The Speed Trap That Trapped Itself
“To Protect and to Serve” is the motto of the Los Angeles Police Department, and it nicely sums up what a police department aspires to be. But for the small town of Stringtown, Oklahoma, there’s another step the police have to accomplish before they can be protectors of the community they serve:
They need to obtain to exist in the first place.
Stringtown is a tiny municipality in the middle of sparsely populated Atoka County, located toward the southeast of Oklahoma. Atoka County, as whole, is about 1,000 square miles (about 2,600 km2). Stringtown itself has only about 400 residents and yet, is somehow the second-largest town in Atoka (by population). It doesn’t have a lot of crime — an outsider would really, really have to go out of his or her way to rob whatever stores are there. And even then, the malfeasor would be in for a surprise — Stringtown’s largest employer is the Mack Alford Correctional Center, a medium-security state prison near the town. In short, Stringtown is a hamlet of correctional officers in the middle of nowhere — it’s not the place one goes to pull off the crime of the century. Rather, it’s the place you drive through on your way to somewhere else.
And yes, people do drive through Stringtown — or the surrounding area, at least — rather often. U.S. Route 69 in Oklahoma cuts through the state, running north to south, intersecting State Highway 43 in Stringtown. (Wikipedia has a map and route list, here.) And that proved too tempting for the Stringtown police department to resist.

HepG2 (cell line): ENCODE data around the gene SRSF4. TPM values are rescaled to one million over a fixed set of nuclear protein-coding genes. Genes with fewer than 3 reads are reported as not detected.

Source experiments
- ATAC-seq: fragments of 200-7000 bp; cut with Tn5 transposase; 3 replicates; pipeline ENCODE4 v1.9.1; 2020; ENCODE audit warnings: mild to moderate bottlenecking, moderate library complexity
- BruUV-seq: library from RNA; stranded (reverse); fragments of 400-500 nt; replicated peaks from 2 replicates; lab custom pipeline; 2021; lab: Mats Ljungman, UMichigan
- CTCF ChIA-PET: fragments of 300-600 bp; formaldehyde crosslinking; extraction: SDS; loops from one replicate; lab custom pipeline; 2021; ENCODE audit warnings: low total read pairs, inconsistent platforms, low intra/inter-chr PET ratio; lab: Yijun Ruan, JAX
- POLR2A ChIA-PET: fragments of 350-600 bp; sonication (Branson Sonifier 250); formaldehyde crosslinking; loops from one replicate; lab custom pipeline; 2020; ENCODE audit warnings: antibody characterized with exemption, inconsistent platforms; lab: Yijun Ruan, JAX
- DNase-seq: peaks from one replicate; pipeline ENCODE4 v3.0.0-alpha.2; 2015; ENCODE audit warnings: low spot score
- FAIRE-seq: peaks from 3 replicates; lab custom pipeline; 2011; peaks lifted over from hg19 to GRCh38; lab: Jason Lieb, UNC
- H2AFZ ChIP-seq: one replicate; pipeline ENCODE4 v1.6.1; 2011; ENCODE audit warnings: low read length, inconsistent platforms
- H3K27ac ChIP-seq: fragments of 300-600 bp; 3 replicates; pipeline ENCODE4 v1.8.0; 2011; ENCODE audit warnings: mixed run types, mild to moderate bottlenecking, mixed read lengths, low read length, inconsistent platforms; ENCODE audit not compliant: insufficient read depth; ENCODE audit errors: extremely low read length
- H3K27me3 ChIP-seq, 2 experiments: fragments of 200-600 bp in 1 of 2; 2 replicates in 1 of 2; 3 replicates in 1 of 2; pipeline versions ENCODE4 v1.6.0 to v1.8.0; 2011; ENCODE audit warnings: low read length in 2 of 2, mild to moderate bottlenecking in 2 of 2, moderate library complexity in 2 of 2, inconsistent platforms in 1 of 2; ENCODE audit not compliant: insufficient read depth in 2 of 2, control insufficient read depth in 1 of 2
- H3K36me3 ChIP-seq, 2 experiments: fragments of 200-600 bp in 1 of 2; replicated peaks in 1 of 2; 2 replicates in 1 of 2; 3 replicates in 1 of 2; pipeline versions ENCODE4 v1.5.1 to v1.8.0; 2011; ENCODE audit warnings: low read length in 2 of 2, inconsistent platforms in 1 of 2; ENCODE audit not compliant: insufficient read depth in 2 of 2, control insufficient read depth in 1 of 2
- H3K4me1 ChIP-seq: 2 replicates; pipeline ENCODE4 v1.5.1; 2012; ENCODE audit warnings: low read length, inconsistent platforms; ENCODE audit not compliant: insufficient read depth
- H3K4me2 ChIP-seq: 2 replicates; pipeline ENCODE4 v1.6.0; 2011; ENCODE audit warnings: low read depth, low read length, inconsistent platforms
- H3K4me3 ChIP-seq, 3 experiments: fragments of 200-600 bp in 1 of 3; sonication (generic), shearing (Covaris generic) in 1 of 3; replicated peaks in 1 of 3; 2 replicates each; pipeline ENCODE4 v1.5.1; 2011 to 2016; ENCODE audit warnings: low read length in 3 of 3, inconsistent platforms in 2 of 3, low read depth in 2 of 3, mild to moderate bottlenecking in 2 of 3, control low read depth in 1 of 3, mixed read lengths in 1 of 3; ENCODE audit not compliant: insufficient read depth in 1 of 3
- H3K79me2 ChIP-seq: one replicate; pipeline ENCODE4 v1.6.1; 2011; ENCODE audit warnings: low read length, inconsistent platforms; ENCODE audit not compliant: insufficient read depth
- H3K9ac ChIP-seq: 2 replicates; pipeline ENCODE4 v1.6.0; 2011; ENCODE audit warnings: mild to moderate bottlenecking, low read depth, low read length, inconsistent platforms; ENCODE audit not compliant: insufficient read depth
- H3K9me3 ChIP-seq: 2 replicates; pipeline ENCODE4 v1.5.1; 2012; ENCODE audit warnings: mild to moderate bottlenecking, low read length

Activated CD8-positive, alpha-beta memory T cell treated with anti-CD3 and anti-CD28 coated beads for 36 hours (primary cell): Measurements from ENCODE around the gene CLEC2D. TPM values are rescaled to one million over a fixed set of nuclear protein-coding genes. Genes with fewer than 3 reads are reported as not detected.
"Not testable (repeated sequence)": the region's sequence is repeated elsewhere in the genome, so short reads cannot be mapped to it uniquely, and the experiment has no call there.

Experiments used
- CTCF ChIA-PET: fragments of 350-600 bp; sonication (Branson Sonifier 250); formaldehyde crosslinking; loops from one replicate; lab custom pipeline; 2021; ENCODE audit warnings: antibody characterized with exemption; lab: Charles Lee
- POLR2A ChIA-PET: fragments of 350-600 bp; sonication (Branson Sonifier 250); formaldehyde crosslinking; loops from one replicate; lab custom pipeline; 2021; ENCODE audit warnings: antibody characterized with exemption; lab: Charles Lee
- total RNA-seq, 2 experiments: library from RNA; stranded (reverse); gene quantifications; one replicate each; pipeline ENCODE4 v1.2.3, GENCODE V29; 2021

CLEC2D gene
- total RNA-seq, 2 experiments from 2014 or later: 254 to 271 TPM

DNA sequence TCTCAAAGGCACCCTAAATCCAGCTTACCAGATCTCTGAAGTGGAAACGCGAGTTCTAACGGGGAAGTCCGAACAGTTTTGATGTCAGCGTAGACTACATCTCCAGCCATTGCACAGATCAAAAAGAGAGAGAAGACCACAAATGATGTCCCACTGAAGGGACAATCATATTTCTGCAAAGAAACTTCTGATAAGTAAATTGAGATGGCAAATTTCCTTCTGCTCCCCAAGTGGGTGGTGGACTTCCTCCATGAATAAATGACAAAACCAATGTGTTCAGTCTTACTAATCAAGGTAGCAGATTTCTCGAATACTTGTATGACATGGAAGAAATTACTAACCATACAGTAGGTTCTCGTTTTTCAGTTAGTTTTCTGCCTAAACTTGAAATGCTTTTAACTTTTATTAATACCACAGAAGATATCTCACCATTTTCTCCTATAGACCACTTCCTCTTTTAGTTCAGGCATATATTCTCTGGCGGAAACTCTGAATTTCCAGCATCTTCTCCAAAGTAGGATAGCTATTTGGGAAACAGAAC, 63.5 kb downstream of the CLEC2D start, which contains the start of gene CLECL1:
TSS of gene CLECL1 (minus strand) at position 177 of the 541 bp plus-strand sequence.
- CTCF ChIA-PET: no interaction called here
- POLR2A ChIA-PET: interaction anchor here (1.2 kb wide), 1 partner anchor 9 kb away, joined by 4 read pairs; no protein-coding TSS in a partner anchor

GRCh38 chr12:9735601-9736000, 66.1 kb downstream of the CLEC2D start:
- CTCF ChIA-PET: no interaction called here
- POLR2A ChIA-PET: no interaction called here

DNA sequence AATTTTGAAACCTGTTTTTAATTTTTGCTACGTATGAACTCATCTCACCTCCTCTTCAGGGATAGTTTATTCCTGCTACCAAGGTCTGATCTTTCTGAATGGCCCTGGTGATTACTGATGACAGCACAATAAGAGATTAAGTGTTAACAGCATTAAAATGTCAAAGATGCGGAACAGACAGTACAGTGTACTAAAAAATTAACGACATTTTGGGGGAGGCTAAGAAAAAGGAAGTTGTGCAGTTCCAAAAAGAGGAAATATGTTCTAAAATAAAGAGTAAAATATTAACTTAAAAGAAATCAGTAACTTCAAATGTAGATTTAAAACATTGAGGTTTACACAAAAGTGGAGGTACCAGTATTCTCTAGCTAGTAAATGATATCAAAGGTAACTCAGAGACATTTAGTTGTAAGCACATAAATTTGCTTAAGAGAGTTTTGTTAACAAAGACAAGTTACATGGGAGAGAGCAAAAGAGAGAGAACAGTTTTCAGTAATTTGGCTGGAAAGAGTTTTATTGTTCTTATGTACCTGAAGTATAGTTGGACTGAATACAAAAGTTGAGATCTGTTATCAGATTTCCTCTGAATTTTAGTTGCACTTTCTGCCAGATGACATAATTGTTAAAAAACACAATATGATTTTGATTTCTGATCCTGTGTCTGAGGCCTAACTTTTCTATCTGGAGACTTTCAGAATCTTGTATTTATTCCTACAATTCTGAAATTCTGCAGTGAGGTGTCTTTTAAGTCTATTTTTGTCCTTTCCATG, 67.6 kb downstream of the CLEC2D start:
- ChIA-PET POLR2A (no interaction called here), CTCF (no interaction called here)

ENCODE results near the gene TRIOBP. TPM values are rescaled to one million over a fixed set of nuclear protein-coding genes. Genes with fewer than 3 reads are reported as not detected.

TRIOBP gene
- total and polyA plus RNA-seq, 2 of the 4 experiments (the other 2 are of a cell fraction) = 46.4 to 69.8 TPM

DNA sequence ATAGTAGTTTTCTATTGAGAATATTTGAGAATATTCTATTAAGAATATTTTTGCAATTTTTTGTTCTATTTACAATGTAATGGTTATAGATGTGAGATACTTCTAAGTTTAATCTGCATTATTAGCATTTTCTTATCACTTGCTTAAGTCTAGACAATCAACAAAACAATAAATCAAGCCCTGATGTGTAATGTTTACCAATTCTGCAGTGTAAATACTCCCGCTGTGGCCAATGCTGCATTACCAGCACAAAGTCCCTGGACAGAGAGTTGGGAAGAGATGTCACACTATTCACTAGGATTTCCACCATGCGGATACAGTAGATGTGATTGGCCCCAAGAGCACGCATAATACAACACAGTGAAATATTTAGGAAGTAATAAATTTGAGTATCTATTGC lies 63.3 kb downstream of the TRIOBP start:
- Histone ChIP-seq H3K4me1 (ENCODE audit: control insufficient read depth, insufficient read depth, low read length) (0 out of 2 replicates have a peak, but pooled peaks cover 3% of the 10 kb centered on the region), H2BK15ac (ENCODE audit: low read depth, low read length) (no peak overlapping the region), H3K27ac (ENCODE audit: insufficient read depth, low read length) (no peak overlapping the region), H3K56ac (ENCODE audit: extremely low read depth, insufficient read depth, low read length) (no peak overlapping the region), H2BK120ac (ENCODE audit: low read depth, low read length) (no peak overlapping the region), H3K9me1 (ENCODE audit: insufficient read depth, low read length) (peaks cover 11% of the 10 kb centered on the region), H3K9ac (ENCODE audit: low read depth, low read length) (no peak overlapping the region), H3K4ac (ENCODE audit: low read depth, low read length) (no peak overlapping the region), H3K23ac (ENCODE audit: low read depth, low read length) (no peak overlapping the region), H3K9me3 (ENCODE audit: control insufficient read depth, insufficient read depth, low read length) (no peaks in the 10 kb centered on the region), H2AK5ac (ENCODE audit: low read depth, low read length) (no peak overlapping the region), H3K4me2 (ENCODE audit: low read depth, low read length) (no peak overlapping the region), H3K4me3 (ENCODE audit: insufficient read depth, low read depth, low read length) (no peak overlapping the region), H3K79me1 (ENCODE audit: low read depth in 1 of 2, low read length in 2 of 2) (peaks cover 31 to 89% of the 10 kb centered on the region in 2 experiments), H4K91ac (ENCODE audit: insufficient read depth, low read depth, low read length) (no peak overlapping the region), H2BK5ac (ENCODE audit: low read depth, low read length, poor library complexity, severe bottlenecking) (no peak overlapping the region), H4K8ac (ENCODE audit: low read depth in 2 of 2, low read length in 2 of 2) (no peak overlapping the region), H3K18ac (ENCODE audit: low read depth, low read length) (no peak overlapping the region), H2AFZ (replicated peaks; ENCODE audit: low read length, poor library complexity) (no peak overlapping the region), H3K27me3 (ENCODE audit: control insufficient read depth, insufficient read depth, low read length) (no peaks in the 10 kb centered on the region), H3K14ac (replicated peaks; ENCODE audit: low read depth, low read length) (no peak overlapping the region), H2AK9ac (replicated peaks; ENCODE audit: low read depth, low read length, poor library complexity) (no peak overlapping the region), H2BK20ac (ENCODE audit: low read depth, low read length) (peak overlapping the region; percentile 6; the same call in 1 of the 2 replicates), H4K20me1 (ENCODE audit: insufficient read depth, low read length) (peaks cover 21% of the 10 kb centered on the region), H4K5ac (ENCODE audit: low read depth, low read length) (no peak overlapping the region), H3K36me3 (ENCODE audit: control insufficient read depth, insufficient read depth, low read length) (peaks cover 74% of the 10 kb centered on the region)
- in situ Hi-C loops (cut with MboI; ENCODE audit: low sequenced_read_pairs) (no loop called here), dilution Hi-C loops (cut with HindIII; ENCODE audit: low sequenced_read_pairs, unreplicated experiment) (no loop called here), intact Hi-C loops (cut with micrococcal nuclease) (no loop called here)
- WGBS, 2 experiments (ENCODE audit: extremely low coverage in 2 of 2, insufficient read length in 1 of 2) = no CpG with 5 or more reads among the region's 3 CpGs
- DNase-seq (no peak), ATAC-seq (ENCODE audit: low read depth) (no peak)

Until 2014, the Stringtown PD was in charge of policing a five-mile stretch of Route 69, according to local news reports. And if you drove through that area of highway, there was a good chance you’d get a speeding ticket. The police were enforcing the speed limit strictly; according to the local news investigation, “most drivers who got speeding tickets were moving 10 to 15 miles over the speed limit,” which probably wasn’t a big public safety issue given the rather minor infraction and how little traffic runs through the area.
But for Stringtown, the tickets were important — not for safety, but for revenue. Stringtown doesn’t have much in the way of commercial activity; businesses have trouble staying in business. As such, it’s not so easy for the town to generate tax revenue. Stringtown, though, got to keep the money from the speeding tickets. So they wrote lots of them. According to the Oklahoman, “the town generated $483,646 in fines during fiscal year 2013, [representing] 76 percent of all Stringtown revenue. The year before, traffic fines accounted for about the same amount of cash, or 73 percent of all revenue in fiscal year 2012.”
That proved to be a few tickets too many. Under state law, towns can only generate no more than 50 percent of their municipal revenue through speed enforcement; Stringtown was way, way over that line. And the penalty for their own infraction was severe. Per CBS News, “state investigation found excessive speed trapping, and the police department was disbanded.” That’s right: Stringtown, Oklahoma isn’t allowed to have a police department.
If you’re one of the 400 residents, though, don’t worry — the county sheriff’s office still responds to 9-1-1 calls and other needs. As for Route 69, that five-mile stretch is now monitored by the Oklahoma Highway Patrol.
From the Archives: Life in the Fast Lane: Why speeding in Finland is worse than speeding in Oklahoma (or Virginia), at least if you’re rich.